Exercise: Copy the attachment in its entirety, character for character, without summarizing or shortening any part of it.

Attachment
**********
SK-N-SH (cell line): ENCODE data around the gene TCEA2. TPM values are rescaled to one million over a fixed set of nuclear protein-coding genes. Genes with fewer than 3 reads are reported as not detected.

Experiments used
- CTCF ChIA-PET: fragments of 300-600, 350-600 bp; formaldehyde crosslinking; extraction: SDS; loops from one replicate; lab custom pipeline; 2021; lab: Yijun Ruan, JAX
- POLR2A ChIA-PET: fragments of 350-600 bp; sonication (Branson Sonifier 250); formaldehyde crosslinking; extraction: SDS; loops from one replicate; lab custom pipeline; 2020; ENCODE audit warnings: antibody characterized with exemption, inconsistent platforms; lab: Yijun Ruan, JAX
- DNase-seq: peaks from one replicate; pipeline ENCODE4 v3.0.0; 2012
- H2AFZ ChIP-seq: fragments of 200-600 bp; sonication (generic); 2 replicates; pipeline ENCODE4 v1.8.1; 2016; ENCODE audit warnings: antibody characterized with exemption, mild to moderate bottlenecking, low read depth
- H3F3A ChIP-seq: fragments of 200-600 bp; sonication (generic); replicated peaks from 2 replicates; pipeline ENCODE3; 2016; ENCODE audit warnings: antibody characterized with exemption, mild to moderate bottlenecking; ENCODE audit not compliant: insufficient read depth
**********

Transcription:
SK-N-SH (cell line): ENCODE data around the gene TCEA2. TPM values are rescaled to one million over a fixed set of nuclear protein-coding genes. Genes with fewer than 3 reads are reported as not detected.

Experiments used
- CTCF ChIA-PET: fragments of 300-600, 350-600 bp; formaldehyde crosslinking; extraction: SDS; loops from one replicate; lab custom pipeline; 2021; lab: Yijun Ruan, JAX
- POLR2A ChIA-PET: fragments of 350-600 bp; sonication (Branson Sonifier 250); formaldehyde crosslinking; extraction: SDS; loops from one replicate; lab custom pipeline; 2020; ENCODE audit warnings: antibody characterized with exemption, inconsistent platforms; lab: Yijun Ruan, JAX
- DNase-seq: peaks from one replicate; pipeline ENCODE4 v3.0.0; 2012
- H2AFZ ChIP-seq: fragments of 200-600 bp; sonication (generic); 2 replicates; pipeline ENCODE4 v1.8.1; 2016; ENCODE audit warnings: antibody characterized with exemption, mild to moderate bottlenecking, low read depth
- H3F3A ChIP-seq: fragments of 200-600 bp; sonication (generic); replicated peaks from 2 replicates; pipeline ENCODE3; 2016; ENCODE audit warnings: antibody characterized with exemption, mild to moderate bottlenecking; ENCODE audit not compliant: insufficient read depth